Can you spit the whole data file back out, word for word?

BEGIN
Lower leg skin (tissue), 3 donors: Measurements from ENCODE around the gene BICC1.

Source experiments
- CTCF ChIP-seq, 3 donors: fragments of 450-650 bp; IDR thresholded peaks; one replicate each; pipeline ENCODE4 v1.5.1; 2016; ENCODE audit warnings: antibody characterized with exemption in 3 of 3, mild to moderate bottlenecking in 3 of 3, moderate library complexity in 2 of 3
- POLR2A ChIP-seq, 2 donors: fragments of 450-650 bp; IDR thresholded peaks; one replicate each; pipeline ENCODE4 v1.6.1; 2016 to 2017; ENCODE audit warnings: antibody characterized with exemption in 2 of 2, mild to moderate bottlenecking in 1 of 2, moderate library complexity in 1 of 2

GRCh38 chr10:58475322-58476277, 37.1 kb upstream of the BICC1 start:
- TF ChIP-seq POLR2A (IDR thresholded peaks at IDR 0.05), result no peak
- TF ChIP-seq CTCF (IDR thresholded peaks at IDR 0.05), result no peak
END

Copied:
Lower leg skin (tissue), 3 donors: Measurements from ENCODE around the gene BICC1.

Source experiments
- CTCF ChIP-seq, 3 donors: fragments of 450-650 bp; IDR thresholded peaks; one replicate each; pipeline ENCODE4 v1.5.1; 2016; ENCODE audit warnings: antibody characterized with exemption in 3 of 3, mild to moderate bottlenecking in 3 of 3, moderate library complexity in 2 of 3
- POLR2A ChIP-seq, 2 donors: fragments of 450-650 bp; IDR thresholded peaks; one replicate each; pipeline ENCODE4 v1.6.1; 2016 to 2017; ENCODE audit warnings: antibody characterized with exemption in 2 of 2, mild to moderate bottlenecking in 1 of 2, moderate library complexity in 1 of 2

GRCh38 chr10:58475322-58476277, 37.1 kb upstream of the BICC1 start:
- TF ChIP-seq POLR2A (IDR thresholded peaks at IDR 0.05), result no peak
- TF ChIP-seq CTCF (IDR thresholded peaks at IDR 0.05), result no peak